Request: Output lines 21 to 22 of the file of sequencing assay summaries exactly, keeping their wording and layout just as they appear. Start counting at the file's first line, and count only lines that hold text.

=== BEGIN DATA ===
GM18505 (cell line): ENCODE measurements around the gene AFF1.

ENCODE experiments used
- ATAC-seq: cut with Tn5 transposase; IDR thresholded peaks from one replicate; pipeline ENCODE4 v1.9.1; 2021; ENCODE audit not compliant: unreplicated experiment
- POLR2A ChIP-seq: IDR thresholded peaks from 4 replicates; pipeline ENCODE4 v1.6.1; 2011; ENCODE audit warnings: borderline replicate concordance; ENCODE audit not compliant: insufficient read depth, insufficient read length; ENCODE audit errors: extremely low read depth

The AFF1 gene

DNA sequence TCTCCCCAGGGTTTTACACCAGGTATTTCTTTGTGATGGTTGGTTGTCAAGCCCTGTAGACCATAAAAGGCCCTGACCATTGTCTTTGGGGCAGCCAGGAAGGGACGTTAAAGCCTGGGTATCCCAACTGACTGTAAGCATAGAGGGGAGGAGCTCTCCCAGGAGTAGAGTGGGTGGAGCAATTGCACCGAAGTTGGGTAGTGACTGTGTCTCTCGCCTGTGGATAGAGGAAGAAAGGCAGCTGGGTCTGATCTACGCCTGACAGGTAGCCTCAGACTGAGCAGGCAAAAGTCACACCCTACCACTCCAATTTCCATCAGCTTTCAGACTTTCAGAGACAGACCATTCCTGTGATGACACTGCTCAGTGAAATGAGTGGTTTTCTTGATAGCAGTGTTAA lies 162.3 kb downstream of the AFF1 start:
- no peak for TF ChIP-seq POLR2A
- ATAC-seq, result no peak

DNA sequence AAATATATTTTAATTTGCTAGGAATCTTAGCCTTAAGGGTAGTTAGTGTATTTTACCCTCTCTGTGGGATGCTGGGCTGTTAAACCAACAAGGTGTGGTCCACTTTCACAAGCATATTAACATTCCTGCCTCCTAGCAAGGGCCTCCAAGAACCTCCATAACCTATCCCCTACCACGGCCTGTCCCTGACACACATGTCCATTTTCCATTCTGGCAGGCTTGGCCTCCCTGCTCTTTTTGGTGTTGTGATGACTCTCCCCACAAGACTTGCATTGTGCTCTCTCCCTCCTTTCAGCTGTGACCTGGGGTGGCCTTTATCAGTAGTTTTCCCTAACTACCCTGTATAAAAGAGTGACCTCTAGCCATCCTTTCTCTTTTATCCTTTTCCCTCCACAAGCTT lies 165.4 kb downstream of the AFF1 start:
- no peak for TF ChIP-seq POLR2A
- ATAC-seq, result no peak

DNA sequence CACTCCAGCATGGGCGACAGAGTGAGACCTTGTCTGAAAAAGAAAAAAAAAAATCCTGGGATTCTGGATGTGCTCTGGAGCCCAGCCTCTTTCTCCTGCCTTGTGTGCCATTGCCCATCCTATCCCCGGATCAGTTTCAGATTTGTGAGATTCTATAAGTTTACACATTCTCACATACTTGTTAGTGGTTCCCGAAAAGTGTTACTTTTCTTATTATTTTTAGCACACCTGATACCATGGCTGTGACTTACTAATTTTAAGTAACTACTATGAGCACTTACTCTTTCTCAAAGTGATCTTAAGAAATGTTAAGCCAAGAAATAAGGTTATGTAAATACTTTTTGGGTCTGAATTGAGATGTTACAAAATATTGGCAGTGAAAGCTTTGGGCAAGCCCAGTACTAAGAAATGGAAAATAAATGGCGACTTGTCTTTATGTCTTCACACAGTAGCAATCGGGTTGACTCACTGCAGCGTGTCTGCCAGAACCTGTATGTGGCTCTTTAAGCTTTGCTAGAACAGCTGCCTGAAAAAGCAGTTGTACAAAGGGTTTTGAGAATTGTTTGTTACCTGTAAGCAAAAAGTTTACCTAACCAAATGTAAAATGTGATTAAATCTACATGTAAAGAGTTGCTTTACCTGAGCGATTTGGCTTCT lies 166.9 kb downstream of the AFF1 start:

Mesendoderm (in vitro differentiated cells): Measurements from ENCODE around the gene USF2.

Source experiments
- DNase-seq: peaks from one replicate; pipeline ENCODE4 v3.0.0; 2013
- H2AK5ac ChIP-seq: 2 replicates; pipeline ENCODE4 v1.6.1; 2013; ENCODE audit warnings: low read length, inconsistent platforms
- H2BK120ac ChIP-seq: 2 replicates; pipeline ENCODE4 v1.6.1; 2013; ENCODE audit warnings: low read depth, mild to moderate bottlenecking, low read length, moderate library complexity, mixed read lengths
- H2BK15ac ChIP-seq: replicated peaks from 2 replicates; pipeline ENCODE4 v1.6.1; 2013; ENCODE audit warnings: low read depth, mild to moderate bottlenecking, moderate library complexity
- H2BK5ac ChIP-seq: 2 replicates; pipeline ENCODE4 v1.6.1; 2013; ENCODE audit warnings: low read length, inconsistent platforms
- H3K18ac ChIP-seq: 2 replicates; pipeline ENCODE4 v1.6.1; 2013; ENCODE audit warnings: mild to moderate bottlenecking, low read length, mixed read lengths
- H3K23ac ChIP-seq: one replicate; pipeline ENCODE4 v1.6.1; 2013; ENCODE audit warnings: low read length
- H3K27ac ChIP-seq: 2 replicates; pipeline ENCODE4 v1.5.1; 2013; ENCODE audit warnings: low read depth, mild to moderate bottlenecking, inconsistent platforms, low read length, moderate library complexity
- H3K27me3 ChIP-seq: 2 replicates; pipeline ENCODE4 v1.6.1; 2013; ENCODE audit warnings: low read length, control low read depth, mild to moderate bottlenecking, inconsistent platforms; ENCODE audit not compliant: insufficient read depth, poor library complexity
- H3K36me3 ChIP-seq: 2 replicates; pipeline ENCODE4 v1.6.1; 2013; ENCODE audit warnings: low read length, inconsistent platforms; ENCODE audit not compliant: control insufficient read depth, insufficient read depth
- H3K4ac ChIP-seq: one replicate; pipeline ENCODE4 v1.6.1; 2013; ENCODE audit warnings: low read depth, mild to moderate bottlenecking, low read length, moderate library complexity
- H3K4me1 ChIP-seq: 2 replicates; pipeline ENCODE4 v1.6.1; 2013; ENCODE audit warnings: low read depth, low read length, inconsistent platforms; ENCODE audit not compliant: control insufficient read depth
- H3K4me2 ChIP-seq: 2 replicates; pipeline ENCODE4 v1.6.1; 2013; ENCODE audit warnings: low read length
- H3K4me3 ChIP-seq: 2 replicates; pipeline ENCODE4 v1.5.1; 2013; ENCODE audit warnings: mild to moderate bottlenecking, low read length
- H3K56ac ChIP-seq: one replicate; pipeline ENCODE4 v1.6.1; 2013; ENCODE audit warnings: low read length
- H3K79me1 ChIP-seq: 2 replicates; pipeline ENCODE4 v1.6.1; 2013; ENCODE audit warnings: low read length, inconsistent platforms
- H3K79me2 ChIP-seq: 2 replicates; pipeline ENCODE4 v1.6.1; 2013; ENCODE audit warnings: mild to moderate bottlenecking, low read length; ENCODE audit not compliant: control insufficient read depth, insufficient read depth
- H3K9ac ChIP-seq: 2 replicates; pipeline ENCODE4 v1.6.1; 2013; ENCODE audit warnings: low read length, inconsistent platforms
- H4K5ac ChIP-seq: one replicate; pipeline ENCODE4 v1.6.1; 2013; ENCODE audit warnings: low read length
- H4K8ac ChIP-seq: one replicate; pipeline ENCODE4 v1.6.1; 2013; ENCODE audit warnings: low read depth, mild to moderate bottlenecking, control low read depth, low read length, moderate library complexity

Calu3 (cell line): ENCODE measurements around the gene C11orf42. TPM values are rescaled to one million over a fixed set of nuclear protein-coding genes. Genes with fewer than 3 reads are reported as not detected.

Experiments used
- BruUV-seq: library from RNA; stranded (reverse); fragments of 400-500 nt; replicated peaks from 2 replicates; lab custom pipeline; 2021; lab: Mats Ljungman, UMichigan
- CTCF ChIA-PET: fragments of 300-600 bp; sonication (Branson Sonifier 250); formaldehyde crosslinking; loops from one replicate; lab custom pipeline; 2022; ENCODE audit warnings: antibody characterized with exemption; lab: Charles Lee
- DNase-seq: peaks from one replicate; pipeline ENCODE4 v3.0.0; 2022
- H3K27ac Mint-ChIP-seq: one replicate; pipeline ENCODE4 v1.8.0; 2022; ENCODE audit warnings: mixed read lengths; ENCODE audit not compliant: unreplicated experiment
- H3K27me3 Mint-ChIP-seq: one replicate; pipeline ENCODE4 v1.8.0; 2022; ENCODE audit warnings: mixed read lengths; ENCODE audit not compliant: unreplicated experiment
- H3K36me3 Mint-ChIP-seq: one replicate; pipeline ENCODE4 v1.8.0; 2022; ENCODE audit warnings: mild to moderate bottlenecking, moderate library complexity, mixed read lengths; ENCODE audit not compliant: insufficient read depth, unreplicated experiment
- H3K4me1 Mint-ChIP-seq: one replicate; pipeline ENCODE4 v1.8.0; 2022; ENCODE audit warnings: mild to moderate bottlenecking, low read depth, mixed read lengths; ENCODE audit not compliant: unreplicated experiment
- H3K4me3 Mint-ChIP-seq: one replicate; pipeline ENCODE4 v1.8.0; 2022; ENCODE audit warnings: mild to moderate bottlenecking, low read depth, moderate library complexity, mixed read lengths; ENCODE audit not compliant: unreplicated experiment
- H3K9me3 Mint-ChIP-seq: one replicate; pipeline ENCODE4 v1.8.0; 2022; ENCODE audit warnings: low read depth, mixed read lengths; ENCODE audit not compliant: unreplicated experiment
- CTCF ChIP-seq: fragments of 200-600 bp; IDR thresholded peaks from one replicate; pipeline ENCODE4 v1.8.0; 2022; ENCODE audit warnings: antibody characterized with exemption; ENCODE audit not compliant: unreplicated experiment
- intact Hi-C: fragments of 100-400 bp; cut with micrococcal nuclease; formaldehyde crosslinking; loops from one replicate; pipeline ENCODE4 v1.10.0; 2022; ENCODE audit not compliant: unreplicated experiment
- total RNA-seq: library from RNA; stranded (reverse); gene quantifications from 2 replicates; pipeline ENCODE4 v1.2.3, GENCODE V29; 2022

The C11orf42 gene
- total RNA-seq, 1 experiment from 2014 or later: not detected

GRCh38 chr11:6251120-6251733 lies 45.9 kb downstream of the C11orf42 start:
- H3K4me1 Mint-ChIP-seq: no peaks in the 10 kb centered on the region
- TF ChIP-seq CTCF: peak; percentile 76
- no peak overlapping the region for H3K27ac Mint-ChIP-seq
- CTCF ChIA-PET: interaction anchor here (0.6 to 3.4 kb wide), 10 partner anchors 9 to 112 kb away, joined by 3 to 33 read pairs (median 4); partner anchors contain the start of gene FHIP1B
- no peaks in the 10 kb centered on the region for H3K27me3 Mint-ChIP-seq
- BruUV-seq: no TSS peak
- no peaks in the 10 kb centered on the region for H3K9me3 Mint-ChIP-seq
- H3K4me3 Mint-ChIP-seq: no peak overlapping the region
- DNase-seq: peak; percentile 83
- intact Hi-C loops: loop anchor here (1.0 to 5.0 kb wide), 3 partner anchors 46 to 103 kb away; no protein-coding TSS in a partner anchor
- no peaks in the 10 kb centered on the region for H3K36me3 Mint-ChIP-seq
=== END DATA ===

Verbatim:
- H3K23ac ChIP-seq: one replicate; pipeline ENCODE4 v1.6.1; 2013; ENCODE audit warnings: low read length
- H3K27ac ChIP-seq: 2 replicates; pipeline ENCODE4 v1.5.1; 2013; ENCODE audit warnings: low read depth, mild to moderate bottlenecking, inconsistent platforms, low read length, moderate library complexity